I rather astonished an English friend of mine, who was staying with me in Inverness-shire during the month of June, by asking him to come out woodcock-shooting one evening. And his surprise was not diminished by my preparations for our battue, which consisted of ordering out chairs and cigars into the garden at the back of the house, which happened to be just in the line of the birds' flight from the woods to the swamps. After he had killed three or four from his chair, we stopped murdering the poor birds, who were quite unfit to eat, having probably young ones or eggs, to provide for at home, in the quiet recesses of the woods, along the banks of Lochness, which covers afford as good woodcock-shooting as any in Scotland.

The female makes her nest, or rather, lays her eggs for nest she has none in a tuft of heather, or at the foot of a small tree. The eggs are four in number, and resemble those of a plover. They are always placed regularly in the nest, the small ends of the eggs meeting in the centre. When disturbed from her nest, she flutters away like a partridge, pretending to be lame, in order to take the attention of the intruder away from her young or eggs. It is a singular, but well-ascertained fact, that woodcocks carry their young ones down to the springs and soft ground where they feed. Before I knew this, I was greatly puzzled as to how the newly-hatched young of this bird could go from the nest, which is often built in the rankest heather, far from any place where they could possibly feed, down to the marshes. I have, however, ascertained that the old bird lifts her young in her feet, and carries them one by one to their feeding-ground. Considering the apparent improbability of this curious act of the woodcock, and the unfitness of their feet and claws for carrying or holding any substance whatever, I should be unwilling to relate it on my own unsupported evidence; but it has been lately corroborated by the observations of several intelligent foresters and others, who are in the habit of passing through the woods during March and April.

The woodcock breeds a second time in July and August. I am of opinion that all those which are bred in this country emigrate about the beginning of September, probably about the full moon in that month. At any rate they entirely disappear from woods where any day in June or July I could find several brace. In September and the beginning of October I could never find a' single bird, though I have repeatedly tried to do so. A few come in October; but the greatest number which visit this country arrive at the November full moon, these birds invariably taking advantage of the lightest nights for their journey. In many parts of the country near the coast, the day, and almost the hour, of their arrival can be accurately calculated on, as also the particular thickets and coverts where the first birds alight.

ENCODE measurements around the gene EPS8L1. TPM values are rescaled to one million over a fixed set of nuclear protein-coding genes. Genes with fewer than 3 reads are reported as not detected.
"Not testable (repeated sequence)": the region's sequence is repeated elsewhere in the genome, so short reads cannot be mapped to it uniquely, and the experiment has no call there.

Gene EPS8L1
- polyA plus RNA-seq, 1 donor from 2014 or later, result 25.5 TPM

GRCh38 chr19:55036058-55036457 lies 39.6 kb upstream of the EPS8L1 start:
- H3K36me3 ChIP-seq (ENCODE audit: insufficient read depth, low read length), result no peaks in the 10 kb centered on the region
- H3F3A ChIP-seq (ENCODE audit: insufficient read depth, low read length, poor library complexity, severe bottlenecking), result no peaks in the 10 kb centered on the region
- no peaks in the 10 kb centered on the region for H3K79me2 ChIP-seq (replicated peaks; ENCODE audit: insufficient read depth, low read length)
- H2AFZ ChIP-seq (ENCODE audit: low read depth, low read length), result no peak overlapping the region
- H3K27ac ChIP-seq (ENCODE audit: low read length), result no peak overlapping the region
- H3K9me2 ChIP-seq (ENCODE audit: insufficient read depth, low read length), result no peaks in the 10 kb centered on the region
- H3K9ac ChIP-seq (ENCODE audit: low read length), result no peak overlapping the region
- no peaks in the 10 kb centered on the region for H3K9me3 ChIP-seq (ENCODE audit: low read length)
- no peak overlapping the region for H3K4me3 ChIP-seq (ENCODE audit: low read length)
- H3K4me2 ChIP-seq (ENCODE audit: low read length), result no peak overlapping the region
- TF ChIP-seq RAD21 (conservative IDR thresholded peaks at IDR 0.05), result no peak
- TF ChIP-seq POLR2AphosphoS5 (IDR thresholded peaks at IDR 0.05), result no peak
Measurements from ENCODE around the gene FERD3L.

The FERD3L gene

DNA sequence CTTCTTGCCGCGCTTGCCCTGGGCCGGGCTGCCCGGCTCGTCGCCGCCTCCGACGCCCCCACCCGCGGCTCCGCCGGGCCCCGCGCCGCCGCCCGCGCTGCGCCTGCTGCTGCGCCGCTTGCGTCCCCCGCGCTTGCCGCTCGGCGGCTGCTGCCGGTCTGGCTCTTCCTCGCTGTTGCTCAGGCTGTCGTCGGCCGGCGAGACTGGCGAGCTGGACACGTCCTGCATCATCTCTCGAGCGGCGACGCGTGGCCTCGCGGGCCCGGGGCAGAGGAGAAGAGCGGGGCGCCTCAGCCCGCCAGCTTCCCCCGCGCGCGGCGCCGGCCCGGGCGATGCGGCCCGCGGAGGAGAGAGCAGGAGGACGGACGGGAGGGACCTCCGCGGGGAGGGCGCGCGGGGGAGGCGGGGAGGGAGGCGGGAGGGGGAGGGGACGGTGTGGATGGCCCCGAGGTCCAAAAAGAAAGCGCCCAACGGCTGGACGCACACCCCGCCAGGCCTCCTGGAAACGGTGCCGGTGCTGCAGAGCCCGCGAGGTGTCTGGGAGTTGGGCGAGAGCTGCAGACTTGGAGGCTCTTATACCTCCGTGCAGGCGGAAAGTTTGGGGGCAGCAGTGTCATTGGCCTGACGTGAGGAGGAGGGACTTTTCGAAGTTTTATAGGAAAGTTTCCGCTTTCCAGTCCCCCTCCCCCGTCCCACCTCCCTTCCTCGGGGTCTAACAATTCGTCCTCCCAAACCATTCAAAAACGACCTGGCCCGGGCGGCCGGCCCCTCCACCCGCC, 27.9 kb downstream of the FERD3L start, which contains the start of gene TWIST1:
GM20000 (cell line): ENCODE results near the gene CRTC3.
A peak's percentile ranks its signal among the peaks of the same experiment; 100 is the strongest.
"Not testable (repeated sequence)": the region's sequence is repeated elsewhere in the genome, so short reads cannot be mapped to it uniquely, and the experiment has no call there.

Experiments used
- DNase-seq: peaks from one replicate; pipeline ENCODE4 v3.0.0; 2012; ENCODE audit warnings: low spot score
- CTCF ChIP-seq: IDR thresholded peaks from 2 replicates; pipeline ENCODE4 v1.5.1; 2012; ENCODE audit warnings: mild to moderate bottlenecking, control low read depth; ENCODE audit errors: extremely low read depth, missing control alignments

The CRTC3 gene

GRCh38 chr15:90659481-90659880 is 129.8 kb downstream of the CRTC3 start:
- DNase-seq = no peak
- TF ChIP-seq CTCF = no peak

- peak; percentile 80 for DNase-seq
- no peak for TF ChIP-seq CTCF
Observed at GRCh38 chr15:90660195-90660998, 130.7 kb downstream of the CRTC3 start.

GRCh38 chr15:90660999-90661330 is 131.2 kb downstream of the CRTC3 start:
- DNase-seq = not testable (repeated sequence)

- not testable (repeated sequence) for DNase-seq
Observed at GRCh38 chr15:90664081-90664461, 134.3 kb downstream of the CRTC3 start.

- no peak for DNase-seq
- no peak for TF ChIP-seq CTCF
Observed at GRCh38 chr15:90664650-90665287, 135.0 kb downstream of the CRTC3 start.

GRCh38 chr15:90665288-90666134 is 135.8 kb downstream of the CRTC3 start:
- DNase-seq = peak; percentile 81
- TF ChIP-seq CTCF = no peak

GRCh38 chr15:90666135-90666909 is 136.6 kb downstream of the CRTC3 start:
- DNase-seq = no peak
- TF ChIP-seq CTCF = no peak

The snipe also begins to breed in March, though it is not quite so early a bird as the woodcock. Snipes hatch their young in this country, breeding and rearing them in the swamps, or near the springs on the mountains. During the pairing time the snipes fly about all day, hovering and wheeling in the air above the rushes where the female bird lies concealed, and uttering their peculiar cry, which resembles exactly the bleating of a goat, and from which they have one of their Gaelic names, which signifies the air-goat.

About the end of July and first week in August the snipes descend from the higher grounds, and collect in great numbers about certain favourite places. They remain in these spots for a week or ten days, and then disperse. The rest of the season we have but few in this part of the country. Particular ditches and streams near my house always afford me two or three snipes; and as fast as I kill these, others appear.

Occasionally flights of jack-snipes come here; generally about the end or middle of October; and last year I find, on referring to my game-book, that on the 19th of October I killed eight brace of jack-snipes in an hour or two, finding them all in a small rushy pool and in the adjoining ditch. Usually, however, I only find three or four during a day's shooting; but in this manner I kill a great many in the course of the season, as there appears to be a constant succession of these birds from October to March, when they leave us. The jack-snipe never remains to breed here. I can scarcely call the solitary snipe a bird of this country, never having seen but one in Scotland, and that was in Sutherlandshire.